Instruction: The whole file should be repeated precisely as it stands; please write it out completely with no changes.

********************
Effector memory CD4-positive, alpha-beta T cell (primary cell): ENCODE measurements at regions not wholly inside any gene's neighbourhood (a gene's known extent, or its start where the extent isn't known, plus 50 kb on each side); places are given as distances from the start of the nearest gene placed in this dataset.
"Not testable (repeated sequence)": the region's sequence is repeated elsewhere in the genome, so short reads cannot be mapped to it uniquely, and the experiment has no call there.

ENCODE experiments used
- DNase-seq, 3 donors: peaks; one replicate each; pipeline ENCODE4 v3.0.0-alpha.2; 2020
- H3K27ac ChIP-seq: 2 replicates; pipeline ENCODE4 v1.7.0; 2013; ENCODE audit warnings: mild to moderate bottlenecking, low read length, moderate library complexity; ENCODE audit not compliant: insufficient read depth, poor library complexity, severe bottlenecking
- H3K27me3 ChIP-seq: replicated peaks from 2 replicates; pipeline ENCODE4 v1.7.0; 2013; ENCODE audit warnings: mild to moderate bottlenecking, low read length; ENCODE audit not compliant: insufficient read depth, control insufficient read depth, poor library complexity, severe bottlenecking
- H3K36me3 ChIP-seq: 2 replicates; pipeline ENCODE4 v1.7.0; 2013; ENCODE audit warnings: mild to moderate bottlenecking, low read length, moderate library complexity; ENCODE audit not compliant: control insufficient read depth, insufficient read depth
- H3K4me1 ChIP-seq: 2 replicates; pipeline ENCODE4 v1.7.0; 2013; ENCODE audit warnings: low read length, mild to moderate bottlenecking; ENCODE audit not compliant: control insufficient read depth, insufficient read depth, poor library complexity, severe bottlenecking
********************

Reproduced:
Effector memory CD4-positive, alpha-beta T cell (primary cell): ENCODE measurements at regions not wholly inside any gene's neighbourhood (a gene's known extent, or its start where the extent isn't known, plus 50 kb on each side); places are given as distances from the start of the nearest gene placed in this dataset.
"Not testable (repeated sequence)": the region's sequence is repeated elsewhere in the genome, so short reads cannot be mapped to it uniquely, and the experiment has no call there.

ENCODE experiments used
- DNase-seq, 3 donors: peaks; one replicate each; pipeline ENCODE4 v3.0.0-alpha.2; 2020
- H3K27ac ChIP-seq: 2 replicates; pipeline ENCODE4 v1.7.0; 2013; ENCODE audit warnings: mild to moderate bottlenecking, low read length, moderate library complexity; ENCODE audit not compliant: insufficient read depth, poor library complexity, severe bottlenecking
- H3K27me3 ChIP-seq: replicated peaks from 2 replicates; pipeline ENCODE4 v1.7.0; 2013; ENCODE audit warnings: mild to moderate bottlenecking, low read length; ENCODE audit not compliant: insufficient read depth, control insufficient read depth, poor library complexity, severe bottlenecking
- H3K36me3 ChIP-seq: 2 replicates; pipeline ENCODE4 v1.7.0; 2013; ENCODE audit warnings: mild to moderate bottlenecking, low read length, moderate library complexity; ENCODE audit not compliant: control insufficient read depth, insufficient read depth
- H3K4me1 ChIP-seq: 2 replicates; pipeline ENCODE4 v1.7.0; 2013; ENCODE audit warnings: low read length, mild to moderate bottlenecking; ENCODE audit not compliant: control insufficient read depth, insufficient read depth, poor library complexity, severe bottlenecking